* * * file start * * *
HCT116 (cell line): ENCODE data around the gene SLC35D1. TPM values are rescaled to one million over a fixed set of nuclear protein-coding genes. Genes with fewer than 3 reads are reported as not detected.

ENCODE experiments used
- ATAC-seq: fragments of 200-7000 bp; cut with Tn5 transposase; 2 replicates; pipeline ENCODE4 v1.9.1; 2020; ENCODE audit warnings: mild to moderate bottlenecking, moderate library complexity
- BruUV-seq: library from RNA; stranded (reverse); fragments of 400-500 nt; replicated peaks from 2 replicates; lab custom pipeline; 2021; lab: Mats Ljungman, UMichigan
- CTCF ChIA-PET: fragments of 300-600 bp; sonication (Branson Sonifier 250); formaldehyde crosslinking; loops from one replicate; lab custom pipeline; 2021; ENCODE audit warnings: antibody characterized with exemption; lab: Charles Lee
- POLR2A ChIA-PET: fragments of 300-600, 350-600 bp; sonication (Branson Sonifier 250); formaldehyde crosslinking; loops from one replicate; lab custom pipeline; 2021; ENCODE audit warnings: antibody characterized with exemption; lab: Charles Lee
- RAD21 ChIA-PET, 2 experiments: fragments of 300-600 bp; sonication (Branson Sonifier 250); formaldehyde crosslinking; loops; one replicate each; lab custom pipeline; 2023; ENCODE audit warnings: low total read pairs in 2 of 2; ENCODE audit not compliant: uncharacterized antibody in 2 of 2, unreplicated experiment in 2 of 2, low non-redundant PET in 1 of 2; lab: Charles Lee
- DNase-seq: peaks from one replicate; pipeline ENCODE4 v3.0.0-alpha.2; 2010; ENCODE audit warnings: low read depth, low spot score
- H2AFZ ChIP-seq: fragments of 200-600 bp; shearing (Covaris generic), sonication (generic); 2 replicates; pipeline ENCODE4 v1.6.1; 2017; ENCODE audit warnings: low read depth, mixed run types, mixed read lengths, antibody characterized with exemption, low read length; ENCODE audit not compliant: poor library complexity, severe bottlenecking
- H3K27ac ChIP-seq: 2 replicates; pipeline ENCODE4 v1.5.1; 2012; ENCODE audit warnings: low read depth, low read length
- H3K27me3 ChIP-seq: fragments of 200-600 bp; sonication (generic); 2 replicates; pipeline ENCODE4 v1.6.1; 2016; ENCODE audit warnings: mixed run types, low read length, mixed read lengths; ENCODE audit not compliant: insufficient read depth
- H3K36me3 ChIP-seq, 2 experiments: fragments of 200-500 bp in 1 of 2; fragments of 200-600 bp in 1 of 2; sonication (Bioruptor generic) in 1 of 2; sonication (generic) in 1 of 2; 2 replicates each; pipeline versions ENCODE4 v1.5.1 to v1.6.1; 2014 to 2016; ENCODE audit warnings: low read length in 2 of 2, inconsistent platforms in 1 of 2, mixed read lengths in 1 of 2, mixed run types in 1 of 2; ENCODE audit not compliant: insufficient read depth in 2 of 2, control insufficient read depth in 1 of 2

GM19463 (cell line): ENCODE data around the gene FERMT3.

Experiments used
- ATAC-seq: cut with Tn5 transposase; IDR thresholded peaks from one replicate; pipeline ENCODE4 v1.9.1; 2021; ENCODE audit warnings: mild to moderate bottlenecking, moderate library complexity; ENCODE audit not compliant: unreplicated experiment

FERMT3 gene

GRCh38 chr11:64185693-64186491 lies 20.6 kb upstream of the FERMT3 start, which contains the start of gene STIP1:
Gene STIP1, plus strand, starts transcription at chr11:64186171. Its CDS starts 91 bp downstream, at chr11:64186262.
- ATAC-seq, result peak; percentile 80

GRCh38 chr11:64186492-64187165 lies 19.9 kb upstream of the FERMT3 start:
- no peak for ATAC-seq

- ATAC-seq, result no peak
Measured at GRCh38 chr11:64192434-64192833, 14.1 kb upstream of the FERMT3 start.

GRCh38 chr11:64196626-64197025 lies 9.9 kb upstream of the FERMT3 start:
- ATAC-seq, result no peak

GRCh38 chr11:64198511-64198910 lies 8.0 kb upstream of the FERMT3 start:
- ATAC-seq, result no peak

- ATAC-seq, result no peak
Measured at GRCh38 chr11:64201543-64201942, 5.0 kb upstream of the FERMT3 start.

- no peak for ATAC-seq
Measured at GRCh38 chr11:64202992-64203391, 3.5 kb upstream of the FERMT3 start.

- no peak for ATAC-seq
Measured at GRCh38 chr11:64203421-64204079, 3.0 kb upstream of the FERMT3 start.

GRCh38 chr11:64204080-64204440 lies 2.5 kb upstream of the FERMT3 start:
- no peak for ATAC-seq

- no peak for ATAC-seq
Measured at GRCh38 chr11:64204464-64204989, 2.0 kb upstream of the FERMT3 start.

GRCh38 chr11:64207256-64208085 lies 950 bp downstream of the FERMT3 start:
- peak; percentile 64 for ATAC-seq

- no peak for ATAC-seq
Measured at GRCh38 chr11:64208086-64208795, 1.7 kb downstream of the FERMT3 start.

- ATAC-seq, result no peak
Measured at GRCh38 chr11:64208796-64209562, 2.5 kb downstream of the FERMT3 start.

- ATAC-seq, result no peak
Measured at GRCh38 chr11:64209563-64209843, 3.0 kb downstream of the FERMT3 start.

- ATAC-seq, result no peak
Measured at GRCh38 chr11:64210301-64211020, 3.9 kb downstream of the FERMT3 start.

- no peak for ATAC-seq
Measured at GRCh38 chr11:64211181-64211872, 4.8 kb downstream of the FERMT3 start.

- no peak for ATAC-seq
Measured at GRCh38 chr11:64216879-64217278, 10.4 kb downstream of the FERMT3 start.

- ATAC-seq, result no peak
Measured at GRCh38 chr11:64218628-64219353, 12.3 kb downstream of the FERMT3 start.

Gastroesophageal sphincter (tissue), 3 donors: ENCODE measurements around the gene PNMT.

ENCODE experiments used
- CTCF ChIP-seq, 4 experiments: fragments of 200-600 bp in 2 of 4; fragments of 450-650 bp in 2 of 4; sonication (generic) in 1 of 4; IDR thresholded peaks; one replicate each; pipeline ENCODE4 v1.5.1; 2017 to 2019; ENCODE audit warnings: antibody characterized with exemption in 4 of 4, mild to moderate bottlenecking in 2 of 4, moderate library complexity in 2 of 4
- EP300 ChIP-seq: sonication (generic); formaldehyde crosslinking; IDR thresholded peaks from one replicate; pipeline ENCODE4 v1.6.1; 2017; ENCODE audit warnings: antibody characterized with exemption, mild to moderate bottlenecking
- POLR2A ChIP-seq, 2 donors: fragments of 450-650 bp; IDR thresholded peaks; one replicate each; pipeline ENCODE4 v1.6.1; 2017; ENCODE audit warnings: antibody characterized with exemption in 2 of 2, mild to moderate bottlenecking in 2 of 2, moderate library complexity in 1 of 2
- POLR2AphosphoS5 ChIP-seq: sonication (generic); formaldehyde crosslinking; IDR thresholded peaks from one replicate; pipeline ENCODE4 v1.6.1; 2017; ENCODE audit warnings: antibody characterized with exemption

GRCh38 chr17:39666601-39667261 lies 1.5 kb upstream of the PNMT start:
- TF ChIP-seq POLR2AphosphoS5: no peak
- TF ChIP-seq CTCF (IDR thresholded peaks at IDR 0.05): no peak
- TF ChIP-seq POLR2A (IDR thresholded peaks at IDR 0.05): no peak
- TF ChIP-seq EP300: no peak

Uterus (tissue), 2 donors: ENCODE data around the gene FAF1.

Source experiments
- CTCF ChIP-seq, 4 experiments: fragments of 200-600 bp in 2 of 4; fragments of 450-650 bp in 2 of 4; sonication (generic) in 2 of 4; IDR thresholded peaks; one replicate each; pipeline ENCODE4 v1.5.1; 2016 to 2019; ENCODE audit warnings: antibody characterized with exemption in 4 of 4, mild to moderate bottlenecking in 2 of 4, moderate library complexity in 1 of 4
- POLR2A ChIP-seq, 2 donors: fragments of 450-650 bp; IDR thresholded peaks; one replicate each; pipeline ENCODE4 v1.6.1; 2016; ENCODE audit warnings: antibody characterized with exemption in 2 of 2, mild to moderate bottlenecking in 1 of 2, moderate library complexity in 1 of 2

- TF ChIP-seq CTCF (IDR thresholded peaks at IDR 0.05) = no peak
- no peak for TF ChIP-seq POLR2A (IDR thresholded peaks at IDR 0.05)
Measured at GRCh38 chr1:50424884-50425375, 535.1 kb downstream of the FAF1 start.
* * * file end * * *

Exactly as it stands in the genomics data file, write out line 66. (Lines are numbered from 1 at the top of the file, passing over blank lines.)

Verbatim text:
Source experiments